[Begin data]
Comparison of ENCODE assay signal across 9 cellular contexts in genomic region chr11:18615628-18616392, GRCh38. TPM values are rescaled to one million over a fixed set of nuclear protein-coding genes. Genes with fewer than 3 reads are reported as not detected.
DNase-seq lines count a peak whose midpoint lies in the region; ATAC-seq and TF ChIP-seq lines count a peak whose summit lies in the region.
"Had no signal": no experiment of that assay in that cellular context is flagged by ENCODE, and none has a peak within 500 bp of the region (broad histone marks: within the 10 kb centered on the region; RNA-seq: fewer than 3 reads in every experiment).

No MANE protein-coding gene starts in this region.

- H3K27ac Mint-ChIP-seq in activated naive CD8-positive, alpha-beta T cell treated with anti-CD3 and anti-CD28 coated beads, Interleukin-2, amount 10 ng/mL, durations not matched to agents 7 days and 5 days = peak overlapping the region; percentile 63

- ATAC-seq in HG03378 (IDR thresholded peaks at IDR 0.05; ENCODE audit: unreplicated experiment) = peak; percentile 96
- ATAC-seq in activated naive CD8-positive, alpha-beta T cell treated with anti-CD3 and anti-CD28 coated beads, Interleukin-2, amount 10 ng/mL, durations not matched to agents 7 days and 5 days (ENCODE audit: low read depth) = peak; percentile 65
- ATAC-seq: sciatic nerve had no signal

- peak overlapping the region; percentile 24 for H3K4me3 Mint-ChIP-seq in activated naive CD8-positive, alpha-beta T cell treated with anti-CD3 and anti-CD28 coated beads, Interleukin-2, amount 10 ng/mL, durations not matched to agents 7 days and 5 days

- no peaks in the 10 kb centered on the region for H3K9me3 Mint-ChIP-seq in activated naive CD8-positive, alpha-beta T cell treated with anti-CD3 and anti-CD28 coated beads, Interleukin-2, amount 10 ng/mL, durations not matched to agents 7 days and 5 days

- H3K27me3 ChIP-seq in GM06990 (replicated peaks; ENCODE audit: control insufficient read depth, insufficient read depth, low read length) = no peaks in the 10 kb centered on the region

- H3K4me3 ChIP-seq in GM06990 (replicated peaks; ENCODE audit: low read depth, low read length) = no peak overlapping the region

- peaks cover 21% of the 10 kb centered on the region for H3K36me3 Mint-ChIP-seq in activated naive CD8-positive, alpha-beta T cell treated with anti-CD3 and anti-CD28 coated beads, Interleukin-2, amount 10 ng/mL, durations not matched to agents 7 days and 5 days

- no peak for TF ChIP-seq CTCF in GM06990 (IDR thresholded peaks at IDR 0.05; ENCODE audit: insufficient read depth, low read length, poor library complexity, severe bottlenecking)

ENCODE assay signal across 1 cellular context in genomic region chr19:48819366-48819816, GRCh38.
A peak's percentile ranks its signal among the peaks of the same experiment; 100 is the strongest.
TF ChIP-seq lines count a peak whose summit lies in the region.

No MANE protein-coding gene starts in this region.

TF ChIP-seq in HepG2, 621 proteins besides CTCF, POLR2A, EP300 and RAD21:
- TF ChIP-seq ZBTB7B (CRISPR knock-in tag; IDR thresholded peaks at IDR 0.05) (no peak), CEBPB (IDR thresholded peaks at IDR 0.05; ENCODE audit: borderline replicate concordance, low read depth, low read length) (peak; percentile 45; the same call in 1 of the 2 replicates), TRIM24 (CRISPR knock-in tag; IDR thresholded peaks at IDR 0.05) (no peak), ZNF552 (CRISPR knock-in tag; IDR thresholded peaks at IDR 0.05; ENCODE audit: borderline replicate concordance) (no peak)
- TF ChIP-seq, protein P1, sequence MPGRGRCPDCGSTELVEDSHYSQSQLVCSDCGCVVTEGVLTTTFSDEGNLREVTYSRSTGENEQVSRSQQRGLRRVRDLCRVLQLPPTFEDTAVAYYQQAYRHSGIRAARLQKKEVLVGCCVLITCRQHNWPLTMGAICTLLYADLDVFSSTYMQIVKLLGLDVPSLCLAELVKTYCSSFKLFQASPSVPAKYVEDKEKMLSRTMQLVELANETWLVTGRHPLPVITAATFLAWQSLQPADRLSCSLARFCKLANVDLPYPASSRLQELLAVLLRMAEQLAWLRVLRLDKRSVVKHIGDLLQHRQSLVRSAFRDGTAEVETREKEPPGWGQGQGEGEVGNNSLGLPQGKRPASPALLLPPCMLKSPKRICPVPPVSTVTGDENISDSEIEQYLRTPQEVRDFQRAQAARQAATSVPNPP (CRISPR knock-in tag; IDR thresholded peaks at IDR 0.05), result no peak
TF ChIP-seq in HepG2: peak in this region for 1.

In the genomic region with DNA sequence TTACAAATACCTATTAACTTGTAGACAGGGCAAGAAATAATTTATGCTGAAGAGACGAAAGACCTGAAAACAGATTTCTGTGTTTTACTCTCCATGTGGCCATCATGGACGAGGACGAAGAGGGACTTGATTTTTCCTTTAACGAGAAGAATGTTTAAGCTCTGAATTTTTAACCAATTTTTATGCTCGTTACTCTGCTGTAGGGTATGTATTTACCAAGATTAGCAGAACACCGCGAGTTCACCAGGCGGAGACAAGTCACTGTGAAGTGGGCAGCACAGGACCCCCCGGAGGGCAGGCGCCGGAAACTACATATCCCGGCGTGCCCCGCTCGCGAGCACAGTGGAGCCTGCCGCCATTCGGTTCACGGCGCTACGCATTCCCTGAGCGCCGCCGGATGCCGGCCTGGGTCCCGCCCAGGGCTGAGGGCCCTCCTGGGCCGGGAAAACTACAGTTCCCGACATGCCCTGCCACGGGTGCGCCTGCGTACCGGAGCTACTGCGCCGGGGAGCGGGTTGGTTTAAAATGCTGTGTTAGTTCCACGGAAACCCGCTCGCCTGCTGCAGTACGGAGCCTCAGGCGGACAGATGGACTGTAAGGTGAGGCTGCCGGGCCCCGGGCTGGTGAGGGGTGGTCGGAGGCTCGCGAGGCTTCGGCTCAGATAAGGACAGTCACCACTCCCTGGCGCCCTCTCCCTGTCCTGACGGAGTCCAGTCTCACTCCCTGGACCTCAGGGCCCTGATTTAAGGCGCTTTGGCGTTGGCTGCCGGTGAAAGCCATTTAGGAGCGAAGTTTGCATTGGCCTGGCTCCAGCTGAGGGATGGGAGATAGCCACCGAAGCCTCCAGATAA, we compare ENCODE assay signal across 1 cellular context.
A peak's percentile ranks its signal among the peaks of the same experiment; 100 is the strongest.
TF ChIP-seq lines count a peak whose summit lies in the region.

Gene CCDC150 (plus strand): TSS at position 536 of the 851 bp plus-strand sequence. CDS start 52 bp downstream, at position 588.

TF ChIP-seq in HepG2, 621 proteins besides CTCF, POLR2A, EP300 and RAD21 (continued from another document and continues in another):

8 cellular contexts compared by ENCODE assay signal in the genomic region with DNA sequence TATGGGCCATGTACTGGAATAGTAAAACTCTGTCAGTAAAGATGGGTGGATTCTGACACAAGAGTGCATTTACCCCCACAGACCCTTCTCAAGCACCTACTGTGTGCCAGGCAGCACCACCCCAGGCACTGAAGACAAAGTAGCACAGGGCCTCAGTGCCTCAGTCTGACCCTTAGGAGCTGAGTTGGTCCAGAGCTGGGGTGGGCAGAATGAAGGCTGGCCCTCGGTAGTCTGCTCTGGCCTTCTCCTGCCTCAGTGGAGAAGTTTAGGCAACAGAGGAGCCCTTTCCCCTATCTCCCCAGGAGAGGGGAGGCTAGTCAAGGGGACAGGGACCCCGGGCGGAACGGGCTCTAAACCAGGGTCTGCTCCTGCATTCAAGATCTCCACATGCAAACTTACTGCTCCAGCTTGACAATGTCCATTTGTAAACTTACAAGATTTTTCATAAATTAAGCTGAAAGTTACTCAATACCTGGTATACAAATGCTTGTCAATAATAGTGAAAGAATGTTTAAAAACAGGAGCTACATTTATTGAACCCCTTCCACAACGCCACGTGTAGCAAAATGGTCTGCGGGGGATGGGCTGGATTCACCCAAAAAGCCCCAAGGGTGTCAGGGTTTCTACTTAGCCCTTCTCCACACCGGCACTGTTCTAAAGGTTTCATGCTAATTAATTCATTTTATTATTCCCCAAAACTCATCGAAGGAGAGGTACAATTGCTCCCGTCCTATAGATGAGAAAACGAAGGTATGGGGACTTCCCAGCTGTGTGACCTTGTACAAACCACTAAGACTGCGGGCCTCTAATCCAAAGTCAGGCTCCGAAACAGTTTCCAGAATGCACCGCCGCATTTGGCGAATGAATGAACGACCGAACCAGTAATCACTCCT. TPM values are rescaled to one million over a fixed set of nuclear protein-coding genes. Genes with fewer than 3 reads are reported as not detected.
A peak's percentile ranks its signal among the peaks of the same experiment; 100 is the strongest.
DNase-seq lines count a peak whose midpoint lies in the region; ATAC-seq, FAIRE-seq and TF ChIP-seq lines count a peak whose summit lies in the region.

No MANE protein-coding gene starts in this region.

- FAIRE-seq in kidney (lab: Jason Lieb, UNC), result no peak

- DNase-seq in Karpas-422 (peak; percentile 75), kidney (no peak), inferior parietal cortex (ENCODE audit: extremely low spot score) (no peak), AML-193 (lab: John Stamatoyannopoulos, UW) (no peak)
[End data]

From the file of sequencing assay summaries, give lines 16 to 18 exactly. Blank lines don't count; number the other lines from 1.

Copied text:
A peak's percentile ranks its signal among the peaks of the same experiment; 100 is the strongest.
TF ChIP-seq lines count a peak whose summit lies in the region.

No MANE protein-coding gene starts in this region.